We needed a budget. I’m not exactly proud of announcing that Jarrod and I didn’t officially have a budget until we were 34 and 35 years old. We’d never been careless with our money or spend frivolously on a regular basis. But we knew we needed a budget.

We’ve gone through lots of different modes of income during out marriage. I’ve had multiple jobs–event and wedding consulting, selling on Etsy, blogging as a business. Jarrod’s had lots of different roles in his job sect. He’s been paid a yearly salary, 100% commission and a combo of the two.

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The hardest mode to manage was by far living on 100% commission. It can be fruitful, but really hard to plan around.

When Jarrod changed jobs in 2017 and moved back to a salary + commission pay structure, we knew we needed a budget. We were tired of guessing, tired of being short in areas when we thought we were good, and we needed a better plan for our money.

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Even though it feels like I might be the only 34-year-old to settle on a good budget plan, I doubt that’s true. If you’re in that budget-less boat too, I want to share with you what we did and how much it’s changed our financial life.



Not saying for one second that what we did is what YOU should do, but we needed to clean things up and this is what we did.

What we had been doing is operating out of separate checking and savings accounts. Jarrod had a checking account where the monthly checks were deposited, we had savings accounts, and I had a separate account where I would get a certain amount deposited each month for all the household necessities. All the bills came out of Jarrod’s checking account.

We decided to combine forces, close all the accounts and operate out of the same checking account.

This totally freaked me out.

My experience with sharing a checking account was racing to spend money before the other one did. Now we’re sharing! It gave me total panic for a few days…till I understood the budget system better.

The next thing we did was subscribe to You Need a Budget program. We linked our shared checking account, set up categories within the program, divvied out the money into the categories, and held our breath to see what would happen.


Budgeting has always seemed too rigid, too annoying, and too cumbersome to me. You Need a Budget made everything SO much easier.

They offer a free 34-trial, where you can set it all up, try the whole system and really get the hang of it. After that, it’s only around $50 for the entire year and it’s worth it’s weight in GOLD!

I can’t tell you how many times Jarrod and I have been having our regular “finance meeting”–ya, we have those now, and we look at each other and say, “This program has been so so good.” Here’s what we’ve used YNAB for so far–and it’s only been 8 months! I can’t imagine how much we’ll keep learning in the next 8 months!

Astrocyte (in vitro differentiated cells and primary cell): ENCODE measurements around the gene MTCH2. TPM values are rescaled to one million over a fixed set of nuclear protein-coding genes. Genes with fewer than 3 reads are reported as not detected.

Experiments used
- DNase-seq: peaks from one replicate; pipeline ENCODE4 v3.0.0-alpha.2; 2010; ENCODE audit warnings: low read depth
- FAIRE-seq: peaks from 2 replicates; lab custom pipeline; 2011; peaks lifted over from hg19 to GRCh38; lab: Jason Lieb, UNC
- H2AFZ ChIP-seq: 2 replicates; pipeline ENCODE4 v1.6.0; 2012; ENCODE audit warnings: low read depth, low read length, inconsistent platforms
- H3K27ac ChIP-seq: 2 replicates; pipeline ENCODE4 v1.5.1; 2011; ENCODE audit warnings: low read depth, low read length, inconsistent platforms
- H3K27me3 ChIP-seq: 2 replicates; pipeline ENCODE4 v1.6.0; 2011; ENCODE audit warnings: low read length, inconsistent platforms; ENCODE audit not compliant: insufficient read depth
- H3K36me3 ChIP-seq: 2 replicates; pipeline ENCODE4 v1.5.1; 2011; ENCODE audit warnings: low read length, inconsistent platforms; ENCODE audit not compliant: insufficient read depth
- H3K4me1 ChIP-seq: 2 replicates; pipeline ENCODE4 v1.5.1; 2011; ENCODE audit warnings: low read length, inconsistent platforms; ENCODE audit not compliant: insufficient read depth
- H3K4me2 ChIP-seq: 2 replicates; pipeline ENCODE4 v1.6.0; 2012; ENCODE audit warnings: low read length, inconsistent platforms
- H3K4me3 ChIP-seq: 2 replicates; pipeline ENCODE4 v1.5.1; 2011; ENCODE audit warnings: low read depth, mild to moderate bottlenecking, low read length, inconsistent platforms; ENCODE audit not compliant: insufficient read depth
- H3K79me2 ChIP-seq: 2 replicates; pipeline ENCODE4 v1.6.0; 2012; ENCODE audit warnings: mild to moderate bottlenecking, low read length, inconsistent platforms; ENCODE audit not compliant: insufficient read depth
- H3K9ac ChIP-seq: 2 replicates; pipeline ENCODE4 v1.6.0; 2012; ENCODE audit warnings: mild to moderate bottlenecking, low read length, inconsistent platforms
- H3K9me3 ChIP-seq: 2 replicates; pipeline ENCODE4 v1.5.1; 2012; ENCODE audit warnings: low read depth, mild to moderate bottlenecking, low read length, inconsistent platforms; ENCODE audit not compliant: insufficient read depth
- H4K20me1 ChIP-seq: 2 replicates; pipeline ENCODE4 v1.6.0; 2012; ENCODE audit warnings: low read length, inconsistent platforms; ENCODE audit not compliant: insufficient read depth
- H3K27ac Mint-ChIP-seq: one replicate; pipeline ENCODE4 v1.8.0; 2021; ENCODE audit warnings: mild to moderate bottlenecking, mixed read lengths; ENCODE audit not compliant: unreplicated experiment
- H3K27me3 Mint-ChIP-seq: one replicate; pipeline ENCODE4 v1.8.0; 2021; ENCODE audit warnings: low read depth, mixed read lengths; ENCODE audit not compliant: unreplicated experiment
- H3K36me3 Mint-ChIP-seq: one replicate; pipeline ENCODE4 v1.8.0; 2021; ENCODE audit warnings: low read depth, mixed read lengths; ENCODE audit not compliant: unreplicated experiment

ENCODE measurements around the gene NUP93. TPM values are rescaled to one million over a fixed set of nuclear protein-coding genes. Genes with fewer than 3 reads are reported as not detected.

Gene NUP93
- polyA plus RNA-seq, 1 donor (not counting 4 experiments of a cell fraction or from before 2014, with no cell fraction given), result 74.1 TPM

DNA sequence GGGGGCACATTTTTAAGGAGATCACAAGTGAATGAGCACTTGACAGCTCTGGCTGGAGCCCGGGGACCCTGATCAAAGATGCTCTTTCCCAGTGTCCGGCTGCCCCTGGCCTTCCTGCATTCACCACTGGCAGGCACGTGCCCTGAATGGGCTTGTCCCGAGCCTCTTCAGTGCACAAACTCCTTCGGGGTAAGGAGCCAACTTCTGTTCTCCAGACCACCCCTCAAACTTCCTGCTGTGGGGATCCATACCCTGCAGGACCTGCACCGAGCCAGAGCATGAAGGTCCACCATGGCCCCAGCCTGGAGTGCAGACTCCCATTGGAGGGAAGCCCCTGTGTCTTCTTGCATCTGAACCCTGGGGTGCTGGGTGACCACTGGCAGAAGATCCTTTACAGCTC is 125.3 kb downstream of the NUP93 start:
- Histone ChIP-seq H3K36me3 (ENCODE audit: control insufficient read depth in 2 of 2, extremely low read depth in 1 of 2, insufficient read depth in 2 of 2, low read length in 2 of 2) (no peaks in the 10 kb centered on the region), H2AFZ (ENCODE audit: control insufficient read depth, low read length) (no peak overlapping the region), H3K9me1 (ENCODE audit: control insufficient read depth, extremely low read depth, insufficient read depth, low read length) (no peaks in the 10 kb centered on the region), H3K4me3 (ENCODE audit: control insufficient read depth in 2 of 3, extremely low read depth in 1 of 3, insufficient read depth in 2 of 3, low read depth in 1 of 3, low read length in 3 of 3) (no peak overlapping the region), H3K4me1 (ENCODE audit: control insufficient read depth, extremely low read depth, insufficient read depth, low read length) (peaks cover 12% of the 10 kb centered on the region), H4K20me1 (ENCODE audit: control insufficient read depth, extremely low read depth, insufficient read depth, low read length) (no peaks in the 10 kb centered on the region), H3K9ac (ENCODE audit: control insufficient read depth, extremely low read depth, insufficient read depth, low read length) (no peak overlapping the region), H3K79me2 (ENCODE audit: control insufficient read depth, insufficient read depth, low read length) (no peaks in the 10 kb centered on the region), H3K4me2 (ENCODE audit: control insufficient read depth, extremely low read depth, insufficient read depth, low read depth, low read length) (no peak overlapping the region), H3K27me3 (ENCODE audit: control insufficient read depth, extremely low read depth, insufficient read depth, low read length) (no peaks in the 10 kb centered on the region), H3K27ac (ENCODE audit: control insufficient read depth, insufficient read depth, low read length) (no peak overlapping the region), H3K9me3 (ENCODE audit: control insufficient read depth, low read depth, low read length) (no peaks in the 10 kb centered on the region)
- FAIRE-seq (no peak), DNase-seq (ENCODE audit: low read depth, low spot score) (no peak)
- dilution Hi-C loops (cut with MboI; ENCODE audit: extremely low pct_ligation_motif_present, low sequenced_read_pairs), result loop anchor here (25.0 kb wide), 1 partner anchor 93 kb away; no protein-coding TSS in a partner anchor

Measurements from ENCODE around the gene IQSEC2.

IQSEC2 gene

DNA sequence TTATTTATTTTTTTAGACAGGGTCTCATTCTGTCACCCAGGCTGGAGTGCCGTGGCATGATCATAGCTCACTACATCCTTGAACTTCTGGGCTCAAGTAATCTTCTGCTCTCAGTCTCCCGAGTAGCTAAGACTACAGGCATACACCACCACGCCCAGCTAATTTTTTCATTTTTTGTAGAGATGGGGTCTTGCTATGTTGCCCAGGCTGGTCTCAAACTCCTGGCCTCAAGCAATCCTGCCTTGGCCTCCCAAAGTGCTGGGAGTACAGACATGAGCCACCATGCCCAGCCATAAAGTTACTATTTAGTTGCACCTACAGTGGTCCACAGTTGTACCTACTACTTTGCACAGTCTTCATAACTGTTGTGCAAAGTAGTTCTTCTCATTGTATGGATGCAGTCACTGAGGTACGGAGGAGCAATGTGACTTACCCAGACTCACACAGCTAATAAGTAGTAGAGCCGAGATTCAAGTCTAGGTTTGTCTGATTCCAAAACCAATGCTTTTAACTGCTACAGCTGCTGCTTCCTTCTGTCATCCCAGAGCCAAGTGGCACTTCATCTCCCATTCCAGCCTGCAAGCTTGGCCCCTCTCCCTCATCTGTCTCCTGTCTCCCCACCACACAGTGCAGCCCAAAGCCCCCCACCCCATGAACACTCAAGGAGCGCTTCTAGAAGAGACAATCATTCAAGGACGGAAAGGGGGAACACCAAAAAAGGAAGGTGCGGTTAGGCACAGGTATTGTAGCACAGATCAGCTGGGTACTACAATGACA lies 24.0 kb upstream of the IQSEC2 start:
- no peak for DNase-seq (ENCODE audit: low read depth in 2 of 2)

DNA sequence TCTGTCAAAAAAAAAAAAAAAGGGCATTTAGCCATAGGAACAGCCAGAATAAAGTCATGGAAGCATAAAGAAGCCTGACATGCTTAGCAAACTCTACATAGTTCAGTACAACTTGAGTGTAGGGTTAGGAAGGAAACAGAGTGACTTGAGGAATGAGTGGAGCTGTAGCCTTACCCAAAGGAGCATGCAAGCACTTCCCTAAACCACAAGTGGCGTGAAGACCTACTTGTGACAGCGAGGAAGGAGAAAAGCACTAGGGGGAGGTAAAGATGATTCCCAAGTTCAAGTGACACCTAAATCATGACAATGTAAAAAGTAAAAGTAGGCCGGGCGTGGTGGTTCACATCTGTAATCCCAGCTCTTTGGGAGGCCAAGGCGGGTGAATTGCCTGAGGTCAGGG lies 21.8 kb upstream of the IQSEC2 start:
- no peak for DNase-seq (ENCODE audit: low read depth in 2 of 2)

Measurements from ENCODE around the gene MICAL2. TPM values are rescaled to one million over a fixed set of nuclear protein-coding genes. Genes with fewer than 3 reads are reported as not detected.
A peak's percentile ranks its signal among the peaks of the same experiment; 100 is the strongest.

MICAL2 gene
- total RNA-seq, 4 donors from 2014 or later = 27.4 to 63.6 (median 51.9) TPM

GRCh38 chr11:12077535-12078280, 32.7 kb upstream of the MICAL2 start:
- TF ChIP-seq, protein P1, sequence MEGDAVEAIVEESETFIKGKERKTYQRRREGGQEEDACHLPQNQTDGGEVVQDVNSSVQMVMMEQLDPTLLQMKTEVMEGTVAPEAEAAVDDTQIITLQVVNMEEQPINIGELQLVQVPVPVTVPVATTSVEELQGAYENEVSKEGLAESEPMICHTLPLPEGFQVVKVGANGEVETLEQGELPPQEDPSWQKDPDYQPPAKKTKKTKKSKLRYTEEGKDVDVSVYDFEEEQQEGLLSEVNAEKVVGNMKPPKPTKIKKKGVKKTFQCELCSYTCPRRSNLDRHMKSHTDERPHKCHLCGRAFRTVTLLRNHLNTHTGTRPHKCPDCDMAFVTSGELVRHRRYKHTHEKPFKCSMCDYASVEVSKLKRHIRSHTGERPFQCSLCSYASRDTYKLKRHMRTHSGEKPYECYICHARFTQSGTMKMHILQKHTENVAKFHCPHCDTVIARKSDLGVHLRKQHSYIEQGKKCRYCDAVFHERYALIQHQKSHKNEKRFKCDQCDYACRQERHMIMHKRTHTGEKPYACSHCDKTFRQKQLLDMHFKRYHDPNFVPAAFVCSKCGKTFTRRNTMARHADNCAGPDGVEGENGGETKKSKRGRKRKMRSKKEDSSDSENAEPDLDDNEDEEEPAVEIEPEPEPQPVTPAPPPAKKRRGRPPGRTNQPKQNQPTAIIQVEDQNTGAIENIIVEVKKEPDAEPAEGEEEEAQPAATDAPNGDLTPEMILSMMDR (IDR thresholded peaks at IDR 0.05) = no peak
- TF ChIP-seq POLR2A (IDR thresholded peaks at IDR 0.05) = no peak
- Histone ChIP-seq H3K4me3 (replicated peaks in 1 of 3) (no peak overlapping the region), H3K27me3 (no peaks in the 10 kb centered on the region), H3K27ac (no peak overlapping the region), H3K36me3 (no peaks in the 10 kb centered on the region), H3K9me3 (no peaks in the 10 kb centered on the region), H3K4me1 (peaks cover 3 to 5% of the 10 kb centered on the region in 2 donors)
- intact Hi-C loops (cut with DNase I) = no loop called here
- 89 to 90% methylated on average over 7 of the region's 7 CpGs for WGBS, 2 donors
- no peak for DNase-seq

• Setting goals for saving + paying off debts
  • Emailed with people from YNAB for support
  • Tracked goals
  • Used their amazing reporting tools to find out where we’re spending too much, OR could afford to spend a little more
  • Downloaded and used the YNAB app–this is a LIFESAVER when we’re out and about and need to check balances in certain categories!
  • Learned a TON! YNAB offers loads of videos on budgeting, investing, saving, and more.


I can’t stress enough how great the last year has been for our financial life. No, we didn’t inherit a million bucks. Jarrod didn’t become his company’s CEO…yet. Nobody won the lotto over here, we just learned to budget. Who knew, all those budget-lovers were right all this time!

If you’re looking for something to better manage your money too, I highly recommend trying out You Need a Budget–for free! If you don’t like it, nothing lost. But I have a feeling you’re going to love it too!


  1. I had to laugh when you mentioned racing to spend money before the other one does! My husband and I finally stopped ourselves this spring and admitted we were perpetually doing that. We have our long-term savings and monthly budget in Excel spreadsheets, and then use the Goodbudget app to track our spending. It sounds similar to your program: it syncs our phones which we love.

    When the two of us have our Sunday-afternoon meeting to discuss calendars, we also make sure to let one another know if there’s something we want to use our spending category for that week so there’s no big surprise purchases.

    Sorry this is long, but I want to say one more tip that has helped me a TON (because I’m the spender in the relationship). I keep a list in Evernote of “Things I want to buy this month.” When something comes up — whether for homeschool, house, or new crocs for my five-year-old, I add it to the list. I wait until the middle of the month to start my spending (beyond groceries and gas). Forcing myself to pause the first two weeks of the month has helped hugely in not overspending or impulse-shopping on Amazon, and by then I look over my list and prioritize what I actually want most. Hope this is helpful for others! 🙂

  2. We are trying to follow the Dave Ramsey plan, and I have been using his Every Dollar app to help budget. It has been AMAZING!! Such a life saver. And no worries, we didn’t start budgeting until our early 30s either. Ooops lol. Thank you for sharing and writing a post on this topic, this is such good information and an important discussion to have!

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